Topics: Electric charge, Electrical conductor, Electricity Pages: 1 (393 words) Published: December 19, 2012 A thermal conductor is a material that allows energy in the form of heat, to be transferred within the material, without any movement of the material itself. An easy way to understand this concept is through a simple demonstration. An insulator is a material that does not allow a transfer of electricity or energy. Materials that are poor thermal conductors can also be described as being good thermal insulators. Well-insulated buildings need less energy for heating than buildings that have no insulation. Two building materials that are being used more and more worldwide, are mineral wool and polystyrene. Mineral wool is a good insulator because it holds air still in the matrix of the wool so that heat is not lost. Since air is a poor conductor and a good insulator, this helps to keep energy within the building. Polystyrene is also a good insulator and is able to keep cool things cool and hot things hot. It has the added advantage of being resistant to moisture, mould and mildew. In conductive materials, the outer electrons in each atom can easily come or go, and are called free electrons. In insulating materials, the outer electrons are not so free to move. All metals are electrically conductive.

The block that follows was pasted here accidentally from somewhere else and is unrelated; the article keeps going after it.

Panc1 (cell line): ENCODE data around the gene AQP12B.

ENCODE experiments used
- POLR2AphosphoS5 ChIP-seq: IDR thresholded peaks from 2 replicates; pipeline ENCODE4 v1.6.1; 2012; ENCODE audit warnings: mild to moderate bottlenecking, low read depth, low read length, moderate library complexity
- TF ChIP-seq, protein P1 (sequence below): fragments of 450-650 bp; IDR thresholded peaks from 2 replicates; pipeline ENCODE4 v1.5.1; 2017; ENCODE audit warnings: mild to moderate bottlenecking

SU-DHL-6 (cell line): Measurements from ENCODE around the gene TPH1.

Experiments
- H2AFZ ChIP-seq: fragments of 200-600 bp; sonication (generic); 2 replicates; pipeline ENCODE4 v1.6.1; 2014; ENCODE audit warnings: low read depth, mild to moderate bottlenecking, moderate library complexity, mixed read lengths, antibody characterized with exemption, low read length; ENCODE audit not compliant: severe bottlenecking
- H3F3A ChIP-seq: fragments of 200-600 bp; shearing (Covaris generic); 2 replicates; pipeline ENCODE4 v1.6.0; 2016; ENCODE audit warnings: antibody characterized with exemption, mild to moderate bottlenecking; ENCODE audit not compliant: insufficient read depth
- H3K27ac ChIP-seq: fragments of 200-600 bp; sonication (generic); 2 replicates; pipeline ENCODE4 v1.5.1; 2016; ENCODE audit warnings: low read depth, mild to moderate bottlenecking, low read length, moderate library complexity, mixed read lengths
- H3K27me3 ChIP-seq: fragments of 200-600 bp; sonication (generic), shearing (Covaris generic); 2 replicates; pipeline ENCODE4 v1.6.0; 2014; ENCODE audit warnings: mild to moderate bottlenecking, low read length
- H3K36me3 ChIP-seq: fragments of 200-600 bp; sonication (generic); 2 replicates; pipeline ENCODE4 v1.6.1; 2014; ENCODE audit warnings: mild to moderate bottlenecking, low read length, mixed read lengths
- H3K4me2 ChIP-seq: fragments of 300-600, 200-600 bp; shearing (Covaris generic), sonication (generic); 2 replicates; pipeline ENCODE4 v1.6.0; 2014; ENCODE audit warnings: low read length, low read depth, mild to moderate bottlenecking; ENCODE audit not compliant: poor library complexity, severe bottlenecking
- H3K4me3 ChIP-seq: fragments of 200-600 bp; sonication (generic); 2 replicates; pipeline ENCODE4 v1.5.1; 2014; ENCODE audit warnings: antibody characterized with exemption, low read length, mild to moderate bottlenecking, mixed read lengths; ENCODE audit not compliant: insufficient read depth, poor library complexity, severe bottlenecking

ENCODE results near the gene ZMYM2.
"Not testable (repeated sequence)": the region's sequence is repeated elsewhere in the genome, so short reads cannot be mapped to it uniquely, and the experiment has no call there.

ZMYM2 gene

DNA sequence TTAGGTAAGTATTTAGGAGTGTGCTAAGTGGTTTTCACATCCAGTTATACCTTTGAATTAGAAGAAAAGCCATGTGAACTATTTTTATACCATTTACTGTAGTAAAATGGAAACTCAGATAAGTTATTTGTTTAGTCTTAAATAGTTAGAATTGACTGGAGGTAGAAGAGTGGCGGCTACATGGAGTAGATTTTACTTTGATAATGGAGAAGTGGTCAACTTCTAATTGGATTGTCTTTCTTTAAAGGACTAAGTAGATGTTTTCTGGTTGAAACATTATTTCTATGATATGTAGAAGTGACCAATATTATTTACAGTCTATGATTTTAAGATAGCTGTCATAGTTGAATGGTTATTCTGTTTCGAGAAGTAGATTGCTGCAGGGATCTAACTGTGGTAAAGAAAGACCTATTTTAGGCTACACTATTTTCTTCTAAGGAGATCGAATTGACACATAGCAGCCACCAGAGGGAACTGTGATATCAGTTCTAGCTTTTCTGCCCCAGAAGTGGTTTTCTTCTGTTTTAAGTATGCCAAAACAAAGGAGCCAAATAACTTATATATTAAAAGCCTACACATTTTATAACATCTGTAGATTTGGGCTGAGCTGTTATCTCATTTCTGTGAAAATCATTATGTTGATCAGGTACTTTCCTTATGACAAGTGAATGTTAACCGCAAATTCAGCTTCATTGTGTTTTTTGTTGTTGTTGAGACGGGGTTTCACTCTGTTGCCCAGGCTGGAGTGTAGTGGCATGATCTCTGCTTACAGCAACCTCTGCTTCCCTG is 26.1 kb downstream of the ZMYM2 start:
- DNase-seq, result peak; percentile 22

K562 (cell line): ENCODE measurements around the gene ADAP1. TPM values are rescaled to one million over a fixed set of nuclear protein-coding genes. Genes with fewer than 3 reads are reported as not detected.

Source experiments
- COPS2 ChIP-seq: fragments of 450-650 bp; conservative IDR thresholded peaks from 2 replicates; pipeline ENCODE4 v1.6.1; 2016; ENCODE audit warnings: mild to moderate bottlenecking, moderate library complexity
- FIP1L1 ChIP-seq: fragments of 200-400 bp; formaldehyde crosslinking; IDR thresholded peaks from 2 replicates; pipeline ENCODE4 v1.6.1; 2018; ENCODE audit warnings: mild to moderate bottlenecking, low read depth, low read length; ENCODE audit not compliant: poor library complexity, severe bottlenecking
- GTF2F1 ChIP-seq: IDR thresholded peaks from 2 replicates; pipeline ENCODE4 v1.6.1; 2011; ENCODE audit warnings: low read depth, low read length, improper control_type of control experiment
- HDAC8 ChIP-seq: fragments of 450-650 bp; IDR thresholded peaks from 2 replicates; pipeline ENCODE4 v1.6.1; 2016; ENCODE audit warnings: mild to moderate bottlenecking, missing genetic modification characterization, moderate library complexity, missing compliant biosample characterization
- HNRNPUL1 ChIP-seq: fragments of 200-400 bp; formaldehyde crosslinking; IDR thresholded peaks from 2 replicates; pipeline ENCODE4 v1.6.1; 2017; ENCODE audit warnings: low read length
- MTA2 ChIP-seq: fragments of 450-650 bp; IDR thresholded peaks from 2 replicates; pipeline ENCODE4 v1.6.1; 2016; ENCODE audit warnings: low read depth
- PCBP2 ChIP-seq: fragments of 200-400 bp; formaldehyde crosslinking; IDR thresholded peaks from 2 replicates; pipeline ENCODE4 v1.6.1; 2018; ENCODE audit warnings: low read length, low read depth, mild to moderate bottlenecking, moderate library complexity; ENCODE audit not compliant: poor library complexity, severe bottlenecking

Dynamic electricity, or electric current, is the uniform motion of electrons through a conductor. Static electricity is an unmoving, accumulated charge formed by either an excess or deficiency of electrons in an object. For electrons to flow continuously (indefinitely) through a conductor, there must be a complete, unbroken path for them to move both into and out of that conductor. Some materials let heat move through them easily (they conduct heat well). These materials are called thermal conductors. We use metals to...
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